In The Economist’s “The coronavirus crisis thrusts corporate HR chiefs into the spotlight” an apt parallel is drawn between the role of CFO during the 2007 financial crisis and the CHRO during the current pandemic. 

Then and now, great tacticians have the power to make-or-break the company and relying on analytics is the only prudent way to chart the path forward.

Since a pandemic has the largest global influence on health and the workforce in the 21st century, why are people analytics going to save you?

#1 Pandemic thrusts corporate HR chiefs into the executive spotlight

As the core value of companies has trended toward people, with good reason, the role of people officers have grown in power and responsibility. 

The Economist highlights, “The COVID-19 pandemic presents a different challenge—and highlights the role of another corporate function, often unfairly dismissed as soft. Never before have more firms needed a hard-headed HR boss…They must keep employees healthy; maintain their morale; oversee a vast remote-working experiment; and, as firms retrench, consider whether, when and how to lay workers off.”

Answering for staffing needs ahead of skill shortages is as essential to a business as the product or service. It is increasingly being recognized accordingly. Shareholders are inviting more HR chiefs to boards and in the United States and their salaries are beginning to catch up. Since 2010, HR chief salaries have risen 20 percent faster than that of CFOs.

#2 CHROs expected to use precision tools as comfortably as CFOs

A higher profile entails new expectations. According to one survey by  Russell Reynolds, an executive-search firm, “HR heads appointed to Fortune 100 companies between 2016 and 2019 were around 50% likelier than earlier hires to have worked abroad, in general management or in finance.” The backbone of finance is using predictive tools to spot opportunities for better business objective alignment – and so, too, is people operations. Algorithms now challenge behavioral biases on everything from compensation, to career pathing, employee engagement and can even often trigger alerts when your talent is at risk of attrition.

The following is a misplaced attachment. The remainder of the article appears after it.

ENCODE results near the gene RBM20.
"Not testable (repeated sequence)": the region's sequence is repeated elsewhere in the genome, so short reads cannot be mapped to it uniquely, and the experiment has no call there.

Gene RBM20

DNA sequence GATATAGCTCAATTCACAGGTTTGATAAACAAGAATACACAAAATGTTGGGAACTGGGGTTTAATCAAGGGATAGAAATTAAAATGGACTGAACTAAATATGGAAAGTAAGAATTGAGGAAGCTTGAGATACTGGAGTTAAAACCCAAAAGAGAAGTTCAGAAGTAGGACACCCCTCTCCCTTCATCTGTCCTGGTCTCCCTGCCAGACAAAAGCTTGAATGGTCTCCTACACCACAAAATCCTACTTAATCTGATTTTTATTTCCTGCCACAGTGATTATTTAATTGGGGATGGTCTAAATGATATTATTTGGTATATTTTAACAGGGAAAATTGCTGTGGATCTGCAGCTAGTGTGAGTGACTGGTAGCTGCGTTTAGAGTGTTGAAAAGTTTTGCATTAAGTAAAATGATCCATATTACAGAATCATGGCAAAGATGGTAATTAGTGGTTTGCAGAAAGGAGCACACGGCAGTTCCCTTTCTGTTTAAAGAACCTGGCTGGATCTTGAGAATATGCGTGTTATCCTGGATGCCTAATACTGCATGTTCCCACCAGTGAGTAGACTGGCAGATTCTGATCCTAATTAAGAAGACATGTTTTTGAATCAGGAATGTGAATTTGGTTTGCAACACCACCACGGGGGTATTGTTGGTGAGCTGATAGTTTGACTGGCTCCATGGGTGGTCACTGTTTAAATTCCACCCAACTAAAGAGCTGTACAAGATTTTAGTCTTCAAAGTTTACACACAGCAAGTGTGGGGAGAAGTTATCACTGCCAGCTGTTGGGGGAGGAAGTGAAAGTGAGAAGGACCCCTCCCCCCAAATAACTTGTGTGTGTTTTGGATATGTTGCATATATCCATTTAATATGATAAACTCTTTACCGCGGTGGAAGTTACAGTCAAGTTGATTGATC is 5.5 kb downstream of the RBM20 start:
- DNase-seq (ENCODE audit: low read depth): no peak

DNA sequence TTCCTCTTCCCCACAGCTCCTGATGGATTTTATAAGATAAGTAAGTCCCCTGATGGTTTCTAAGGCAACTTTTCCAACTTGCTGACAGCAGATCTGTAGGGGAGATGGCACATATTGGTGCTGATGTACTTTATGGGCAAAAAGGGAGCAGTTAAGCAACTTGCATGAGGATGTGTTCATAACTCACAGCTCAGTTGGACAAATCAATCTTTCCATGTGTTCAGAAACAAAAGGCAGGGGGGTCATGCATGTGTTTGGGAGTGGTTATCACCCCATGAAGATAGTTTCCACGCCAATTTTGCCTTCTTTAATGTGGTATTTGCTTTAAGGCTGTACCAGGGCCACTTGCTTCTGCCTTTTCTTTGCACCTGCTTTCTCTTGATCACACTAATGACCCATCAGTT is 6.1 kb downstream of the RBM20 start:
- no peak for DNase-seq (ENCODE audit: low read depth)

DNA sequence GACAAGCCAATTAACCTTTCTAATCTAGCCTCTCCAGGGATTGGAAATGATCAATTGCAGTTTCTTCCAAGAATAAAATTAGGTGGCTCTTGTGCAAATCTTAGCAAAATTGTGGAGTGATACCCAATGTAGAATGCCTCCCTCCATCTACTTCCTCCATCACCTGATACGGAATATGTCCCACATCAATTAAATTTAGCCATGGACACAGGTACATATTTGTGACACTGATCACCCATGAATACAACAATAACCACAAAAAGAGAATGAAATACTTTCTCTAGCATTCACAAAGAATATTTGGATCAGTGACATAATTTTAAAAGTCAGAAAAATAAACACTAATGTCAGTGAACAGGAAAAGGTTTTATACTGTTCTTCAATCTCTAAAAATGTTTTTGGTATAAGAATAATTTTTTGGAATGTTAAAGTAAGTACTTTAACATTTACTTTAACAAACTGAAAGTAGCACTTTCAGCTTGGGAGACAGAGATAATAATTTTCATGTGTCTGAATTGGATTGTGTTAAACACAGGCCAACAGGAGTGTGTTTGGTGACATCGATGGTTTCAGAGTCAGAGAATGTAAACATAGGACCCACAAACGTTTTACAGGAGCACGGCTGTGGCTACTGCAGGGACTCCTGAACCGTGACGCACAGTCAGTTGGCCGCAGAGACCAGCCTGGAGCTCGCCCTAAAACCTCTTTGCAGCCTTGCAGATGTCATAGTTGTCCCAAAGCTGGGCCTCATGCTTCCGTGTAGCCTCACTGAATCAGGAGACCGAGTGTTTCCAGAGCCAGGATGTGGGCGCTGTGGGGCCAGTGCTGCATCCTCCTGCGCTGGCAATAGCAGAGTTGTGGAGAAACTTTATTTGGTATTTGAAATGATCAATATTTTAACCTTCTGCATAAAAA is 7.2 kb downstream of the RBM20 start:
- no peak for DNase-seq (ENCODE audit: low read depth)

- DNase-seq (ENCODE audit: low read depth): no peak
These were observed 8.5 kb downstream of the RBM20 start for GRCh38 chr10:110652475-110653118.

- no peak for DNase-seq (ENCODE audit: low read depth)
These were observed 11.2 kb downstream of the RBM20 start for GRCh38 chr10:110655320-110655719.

#3 The inefficiency of stasis is more transparent than ever aka doing nothing will likely kill the business too

The most resilient companies are paying extra attention right now to people analytics in how they form the company’s trajectory – not for 12 months but for 5 years. The tweaks made with precision insights during times of crisis often have the potential to show even higher returns than in more stable times. Don’t waste this opportunity on stasis.

As The Economist puts it, “The instinct is to cut costs through mass redundancies, as some hotel chains, airlines and others have begun doing. Rather than slash payrolls indiscriminately, says Bill Schaninger of McKinsey, another consultancy, good HR heads can use the crisis to reconfigure company workflow: what needs to be done by whom, what can be automated and what requires people to share the same space. Some workers who at first appear redundant may be redeployed or reskilled.”

When Flatten the Curve Takes On New Meaning

To avoid layoffs, boost productivity, and curb superfluous costs during a global pandemic, people analytics has to be where it starts. Learn how with the Fit-to-Role platform for internal hires.